[CentOS-virt] I/O load distribution

Mon Jul 27 15:11:07 UTC 2009
Christopher G. Stach II <cgs at ldsys.net>

----- "Dennis J." <dennisml at conversis.de> wrote:

> Hi,
> What is the best way to deal with I/O load when running several VMs on
> a 
> physical machine with local or remote storage?

Fill up on controller cache, add more spindles until you saturate the bus, then start adding more controllers.

> What I'm primarily worried about is the case when several VMs cause
> disk 
> I/O at the same time. One example would be the "updatedb" cronjob of
> the 
> mlocate package. If you have say 5 VMs running on a physical System
> with a 
> local software raid-1 as storage and the all run updatedb at the same
> time 
> that causes all of them to run really slowly because the starve each
> other 
> fighting over the disk.

Is this updatedb issue your only concern?  Does it affect anything important?  If it's just annoying, try to ignore it.  Like any time sharing system, virtualization is a bet that things like this typically don't happen.

> What is the best way to soften the impact of such a situation? Does it
> make 
> sense to use a hardware raid instead?

It won't matter that much to change from software to hardware.  Arguably, the benefits of software RAID outweigh the negatives.  It won't help you one bit in this case.  A controller with a battery-backed cache will, though.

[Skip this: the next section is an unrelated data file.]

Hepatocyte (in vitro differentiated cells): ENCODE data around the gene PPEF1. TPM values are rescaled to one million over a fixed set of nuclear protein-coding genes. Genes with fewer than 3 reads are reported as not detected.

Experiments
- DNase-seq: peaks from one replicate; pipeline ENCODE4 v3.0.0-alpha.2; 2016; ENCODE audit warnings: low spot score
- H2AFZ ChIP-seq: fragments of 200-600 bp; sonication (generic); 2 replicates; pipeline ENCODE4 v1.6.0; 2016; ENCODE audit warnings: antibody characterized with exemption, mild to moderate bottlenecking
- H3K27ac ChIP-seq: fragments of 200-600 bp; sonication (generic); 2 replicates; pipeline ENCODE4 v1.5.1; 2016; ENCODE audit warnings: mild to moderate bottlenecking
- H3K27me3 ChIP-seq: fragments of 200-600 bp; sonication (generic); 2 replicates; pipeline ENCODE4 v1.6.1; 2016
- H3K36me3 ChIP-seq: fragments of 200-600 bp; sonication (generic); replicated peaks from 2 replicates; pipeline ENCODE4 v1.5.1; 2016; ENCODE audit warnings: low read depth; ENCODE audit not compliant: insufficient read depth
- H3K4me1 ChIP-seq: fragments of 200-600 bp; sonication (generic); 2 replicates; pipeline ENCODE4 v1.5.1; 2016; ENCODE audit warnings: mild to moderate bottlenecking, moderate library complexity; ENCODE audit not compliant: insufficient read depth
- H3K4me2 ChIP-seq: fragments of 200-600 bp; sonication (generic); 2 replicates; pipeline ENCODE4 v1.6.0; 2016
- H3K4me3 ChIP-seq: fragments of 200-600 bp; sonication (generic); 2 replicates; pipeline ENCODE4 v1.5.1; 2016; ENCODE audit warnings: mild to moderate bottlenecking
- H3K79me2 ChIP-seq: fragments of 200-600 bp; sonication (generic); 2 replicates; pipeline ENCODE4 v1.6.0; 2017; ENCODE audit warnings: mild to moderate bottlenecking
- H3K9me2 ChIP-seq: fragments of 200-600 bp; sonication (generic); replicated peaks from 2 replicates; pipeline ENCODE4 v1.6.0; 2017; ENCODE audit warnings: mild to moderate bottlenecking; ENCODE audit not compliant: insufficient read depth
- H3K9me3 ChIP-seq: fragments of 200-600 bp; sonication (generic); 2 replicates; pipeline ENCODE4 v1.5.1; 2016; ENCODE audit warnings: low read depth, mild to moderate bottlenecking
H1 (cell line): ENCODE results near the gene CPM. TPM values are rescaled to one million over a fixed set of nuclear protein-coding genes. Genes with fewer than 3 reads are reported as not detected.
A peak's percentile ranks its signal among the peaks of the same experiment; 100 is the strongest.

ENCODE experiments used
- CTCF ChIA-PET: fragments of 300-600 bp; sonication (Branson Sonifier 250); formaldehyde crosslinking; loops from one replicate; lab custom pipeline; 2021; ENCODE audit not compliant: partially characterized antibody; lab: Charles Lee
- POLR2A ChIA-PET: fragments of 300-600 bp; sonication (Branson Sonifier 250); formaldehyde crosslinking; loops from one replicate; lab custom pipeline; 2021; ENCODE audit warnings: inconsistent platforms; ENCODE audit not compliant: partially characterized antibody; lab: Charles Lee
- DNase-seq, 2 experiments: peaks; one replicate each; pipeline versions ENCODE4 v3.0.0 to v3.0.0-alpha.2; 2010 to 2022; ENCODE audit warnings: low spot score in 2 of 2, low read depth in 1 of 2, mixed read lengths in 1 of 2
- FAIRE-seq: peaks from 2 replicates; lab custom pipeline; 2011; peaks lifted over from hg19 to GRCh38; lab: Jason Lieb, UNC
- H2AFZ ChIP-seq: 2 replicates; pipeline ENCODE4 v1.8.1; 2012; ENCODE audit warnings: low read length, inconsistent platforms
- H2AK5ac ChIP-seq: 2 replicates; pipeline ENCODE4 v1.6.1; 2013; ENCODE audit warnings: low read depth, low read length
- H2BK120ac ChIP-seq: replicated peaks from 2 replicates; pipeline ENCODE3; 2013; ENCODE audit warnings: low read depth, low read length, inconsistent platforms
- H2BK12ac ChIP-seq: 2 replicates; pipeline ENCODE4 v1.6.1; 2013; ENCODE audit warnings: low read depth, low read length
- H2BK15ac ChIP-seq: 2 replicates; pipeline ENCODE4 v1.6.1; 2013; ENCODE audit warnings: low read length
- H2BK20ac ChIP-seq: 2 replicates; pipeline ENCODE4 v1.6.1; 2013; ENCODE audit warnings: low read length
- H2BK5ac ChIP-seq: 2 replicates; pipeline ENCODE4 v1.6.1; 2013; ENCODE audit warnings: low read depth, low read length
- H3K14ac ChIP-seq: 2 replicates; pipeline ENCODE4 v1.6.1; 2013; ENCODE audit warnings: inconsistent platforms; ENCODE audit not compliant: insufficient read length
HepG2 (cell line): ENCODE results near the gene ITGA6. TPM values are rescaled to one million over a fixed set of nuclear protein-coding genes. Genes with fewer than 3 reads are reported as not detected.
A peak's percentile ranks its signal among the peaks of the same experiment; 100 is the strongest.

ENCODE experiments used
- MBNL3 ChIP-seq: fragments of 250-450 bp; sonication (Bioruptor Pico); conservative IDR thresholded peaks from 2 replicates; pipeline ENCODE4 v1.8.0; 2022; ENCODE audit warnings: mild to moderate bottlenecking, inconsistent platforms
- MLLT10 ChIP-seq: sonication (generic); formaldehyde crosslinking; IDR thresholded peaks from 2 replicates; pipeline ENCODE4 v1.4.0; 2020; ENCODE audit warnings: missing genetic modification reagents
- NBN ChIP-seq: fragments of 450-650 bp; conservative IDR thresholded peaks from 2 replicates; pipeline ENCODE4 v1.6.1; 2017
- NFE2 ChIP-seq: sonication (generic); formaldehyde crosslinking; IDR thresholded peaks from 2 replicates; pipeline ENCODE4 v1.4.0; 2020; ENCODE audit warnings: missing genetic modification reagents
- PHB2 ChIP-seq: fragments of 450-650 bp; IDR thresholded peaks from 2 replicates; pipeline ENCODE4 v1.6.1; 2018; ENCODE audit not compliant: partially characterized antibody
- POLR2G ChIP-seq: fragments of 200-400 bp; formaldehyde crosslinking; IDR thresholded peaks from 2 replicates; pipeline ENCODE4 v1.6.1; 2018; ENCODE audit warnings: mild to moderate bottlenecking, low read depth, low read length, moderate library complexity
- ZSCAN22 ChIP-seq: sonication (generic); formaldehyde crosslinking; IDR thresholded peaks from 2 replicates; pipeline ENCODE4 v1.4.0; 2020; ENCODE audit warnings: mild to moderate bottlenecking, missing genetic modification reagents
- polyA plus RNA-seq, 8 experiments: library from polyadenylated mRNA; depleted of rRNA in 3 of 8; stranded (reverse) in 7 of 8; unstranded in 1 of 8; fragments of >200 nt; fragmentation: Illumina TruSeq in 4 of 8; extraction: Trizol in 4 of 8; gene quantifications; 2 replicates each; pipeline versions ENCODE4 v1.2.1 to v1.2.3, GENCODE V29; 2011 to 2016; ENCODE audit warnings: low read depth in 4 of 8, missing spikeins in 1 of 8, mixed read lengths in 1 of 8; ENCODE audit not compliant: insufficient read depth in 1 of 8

> How would the raid type affect
> the 
> performance in this case? Would the fact that the I/O load gets
> distributed 
> across multiple spindles in, say, a 4 disk hardware raid-5 have a big
> impact on this?

It can affect it an awful lot.  RAID 5 sucks.  Avoid it.  A little research will give you all of the reasons why.  If you have a random access pattern like you'd typically see in a busy virtualized setup, RAID 10 is your best bet.  If you're not heavy on writes, RAID 6 will save you some disk space... but disk is cheap enough to err on the side of unused performance if you don't want to spend the time to benchmark.  Proper partitioning can give you back some performance in many cases, too.

> I'm currently facing the problem where I fear that random disk I/O by
> too 
> many VMs on a physical system could cripple their performance even
> though I 
> have plenty of CPU cores/RAM left to run them.

In most virtualized situations, I've seen it go down like this.  In approximately this order, you will run out of...

1. RAM
2. disk I/O
3. CPU
4. network

3 and 4 will be swapped in a lot of cases.  Regardless, this is the general order of priorities you should address while spec'ing your hardware or expect while setting your expectations with reappropriated hardware.  If you have a two disk RAID 1 and 128GB of RAM and you run write-heavy databases (block device backing stores for anyone aiming to nitpick about OS filesystem cache) in all of the VMs, performance will not be that great.

Christopher G. Stach II